The crytpo industry is not against the taxes on cryptocurrency transactions and is broadly supportive of progressive policy but cannot support the way policymakers define a ‘broker’ in this instance – it is ambiguous and unworkable at the point of practical implementation.  

High Drama in the Senate

Following crypto industry objections, seeing the provision as anti-technology and anti-innovation, an amendment was put forward to clarify the definition by Senators Pat Toomey (R-Pa.), Cynthia Lummis (R-Wy.), and Ron Wyden (D-Ore.). Though the amendment wasn’t perfect, it received praise from the crypto community. 

Senators Mark Warner (D-Va.), Kyrsten Sinema (D-Ariz.), and Rob Portman (R-Ohio.), who also drafted the original provision, proposed an alternative amendment, which received support from the White House and Treasury Secretary Janet Yellen. In this amendment, the broker definition remained broad and could still potentially include entities like decentralized protocol software developers.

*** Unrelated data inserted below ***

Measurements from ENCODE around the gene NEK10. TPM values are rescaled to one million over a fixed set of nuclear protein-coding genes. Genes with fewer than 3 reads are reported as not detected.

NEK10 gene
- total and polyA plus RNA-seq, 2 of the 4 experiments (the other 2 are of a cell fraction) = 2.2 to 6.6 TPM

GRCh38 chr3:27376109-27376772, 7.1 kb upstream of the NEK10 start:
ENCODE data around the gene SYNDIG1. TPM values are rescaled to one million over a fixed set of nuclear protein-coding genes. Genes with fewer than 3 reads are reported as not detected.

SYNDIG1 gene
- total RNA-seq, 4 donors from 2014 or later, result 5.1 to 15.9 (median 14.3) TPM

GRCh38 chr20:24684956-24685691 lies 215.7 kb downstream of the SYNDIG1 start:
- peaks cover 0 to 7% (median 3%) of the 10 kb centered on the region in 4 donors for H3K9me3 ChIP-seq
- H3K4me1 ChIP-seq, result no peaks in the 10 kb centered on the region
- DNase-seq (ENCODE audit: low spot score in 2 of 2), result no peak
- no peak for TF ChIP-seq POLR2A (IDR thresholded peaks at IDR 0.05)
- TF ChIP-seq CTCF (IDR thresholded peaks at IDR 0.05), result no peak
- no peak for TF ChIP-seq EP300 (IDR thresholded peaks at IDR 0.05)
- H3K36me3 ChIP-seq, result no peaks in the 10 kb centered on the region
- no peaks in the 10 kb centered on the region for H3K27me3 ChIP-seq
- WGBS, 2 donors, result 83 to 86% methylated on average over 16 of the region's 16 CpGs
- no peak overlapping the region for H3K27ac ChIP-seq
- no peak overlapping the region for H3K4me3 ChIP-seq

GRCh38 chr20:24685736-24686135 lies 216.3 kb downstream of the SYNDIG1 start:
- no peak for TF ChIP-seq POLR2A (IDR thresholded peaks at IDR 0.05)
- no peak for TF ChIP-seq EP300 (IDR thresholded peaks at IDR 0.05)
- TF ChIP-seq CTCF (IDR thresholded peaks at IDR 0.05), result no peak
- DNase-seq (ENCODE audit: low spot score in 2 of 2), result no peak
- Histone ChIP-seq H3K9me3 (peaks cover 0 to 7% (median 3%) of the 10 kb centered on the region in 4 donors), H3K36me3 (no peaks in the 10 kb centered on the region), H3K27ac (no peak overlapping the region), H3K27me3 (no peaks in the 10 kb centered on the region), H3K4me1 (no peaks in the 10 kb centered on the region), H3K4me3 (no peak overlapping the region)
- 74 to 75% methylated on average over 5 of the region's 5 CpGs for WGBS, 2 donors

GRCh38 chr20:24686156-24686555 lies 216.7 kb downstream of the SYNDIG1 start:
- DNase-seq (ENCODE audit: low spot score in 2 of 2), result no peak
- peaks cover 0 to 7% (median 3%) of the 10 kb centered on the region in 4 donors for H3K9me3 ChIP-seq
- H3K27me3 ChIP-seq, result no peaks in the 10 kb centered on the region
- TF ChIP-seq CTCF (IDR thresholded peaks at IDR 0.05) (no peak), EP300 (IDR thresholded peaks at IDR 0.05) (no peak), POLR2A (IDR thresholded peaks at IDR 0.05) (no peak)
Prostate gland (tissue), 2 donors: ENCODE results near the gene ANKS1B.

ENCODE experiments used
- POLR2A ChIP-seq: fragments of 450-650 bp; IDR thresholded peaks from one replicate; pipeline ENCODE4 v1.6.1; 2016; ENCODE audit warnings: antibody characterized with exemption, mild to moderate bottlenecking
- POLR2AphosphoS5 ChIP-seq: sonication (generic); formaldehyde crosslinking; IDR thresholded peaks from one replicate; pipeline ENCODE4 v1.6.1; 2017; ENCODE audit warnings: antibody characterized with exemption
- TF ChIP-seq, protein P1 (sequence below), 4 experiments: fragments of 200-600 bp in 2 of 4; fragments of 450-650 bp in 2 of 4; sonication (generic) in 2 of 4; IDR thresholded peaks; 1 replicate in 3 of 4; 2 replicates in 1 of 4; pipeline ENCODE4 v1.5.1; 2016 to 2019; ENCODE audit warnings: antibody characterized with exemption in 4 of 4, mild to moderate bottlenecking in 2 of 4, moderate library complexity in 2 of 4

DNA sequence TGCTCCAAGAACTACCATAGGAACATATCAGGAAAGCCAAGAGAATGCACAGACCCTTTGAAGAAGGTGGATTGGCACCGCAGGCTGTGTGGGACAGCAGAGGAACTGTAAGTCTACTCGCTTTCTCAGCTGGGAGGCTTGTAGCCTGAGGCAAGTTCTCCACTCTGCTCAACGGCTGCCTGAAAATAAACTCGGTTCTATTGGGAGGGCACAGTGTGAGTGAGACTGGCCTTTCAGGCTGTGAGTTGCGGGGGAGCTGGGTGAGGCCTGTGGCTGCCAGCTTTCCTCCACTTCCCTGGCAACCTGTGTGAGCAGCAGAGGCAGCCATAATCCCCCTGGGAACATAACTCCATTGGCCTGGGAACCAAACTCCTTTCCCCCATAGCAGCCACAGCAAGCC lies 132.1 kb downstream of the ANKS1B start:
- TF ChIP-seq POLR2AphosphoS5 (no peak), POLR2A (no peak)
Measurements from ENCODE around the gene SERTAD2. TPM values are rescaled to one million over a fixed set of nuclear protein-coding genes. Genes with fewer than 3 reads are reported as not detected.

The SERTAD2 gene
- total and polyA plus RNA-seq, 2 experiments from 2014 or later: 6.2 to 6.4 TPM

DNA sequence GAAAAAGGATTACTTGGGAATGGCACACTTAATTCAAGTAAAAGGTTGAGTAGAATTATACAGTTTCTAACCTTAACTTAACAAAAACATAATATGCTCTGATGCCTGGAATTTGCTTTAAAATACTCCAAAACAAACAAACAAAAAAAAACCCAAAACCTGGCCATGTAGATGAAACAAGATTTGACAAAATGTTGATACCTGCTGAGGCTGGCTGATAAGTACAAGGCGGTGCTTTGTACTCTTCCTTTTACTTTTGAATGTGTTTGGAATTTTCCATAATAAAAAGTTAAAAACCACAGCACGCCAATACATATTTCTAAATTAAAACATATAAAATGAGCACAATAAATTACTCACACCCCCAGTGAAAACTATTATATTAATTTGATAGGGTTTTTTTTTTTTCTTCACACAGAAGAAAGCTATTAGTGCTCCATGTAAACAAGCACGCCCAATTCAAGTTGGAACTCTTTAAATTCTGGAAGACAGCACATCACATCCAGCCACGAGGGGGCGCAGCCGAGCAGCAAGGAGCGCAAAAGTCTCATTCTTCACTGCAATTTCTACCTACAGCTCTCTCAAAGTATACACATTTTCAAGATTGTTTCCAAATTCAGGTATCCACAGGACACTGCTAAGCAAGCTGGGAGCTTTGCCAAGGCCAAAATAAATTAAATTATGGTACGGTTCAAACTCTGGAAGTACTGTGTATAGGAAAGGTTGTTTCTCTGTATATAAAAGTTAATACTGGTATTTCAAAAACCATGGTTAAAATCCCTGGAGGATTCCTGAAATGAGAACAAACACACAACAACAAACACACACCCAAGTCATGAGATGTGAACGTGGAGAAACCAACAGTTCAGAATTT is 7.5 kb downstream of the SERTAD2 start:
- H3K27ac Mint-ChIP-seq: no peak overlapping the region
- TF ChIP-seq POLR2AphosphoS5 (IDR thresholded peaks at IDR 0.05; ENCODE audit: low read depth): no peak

Senator Ted Cruz proposed striking all crypto language from the bill. As ‘no more than five’ senators could answer ‘what the hell a cryptocurrency even is,’ he said, ‘the barest exercise of prudence would say we shouldn’t regulate something we don’t yet understand, we should actually take the time to try to understand it.’

In the end, the two camps proposed a compromise amendment to clarify the definition. The last-minute amendment required support from all the 100 senators. But the industry lost the fight when Alabama Republican Richard Shelby objected only after attempting to file his own amendment for military spending which was rejected by Senator Bernie Sanders (D-Vt.), resulting in Shelby then objecting to the overall compromise.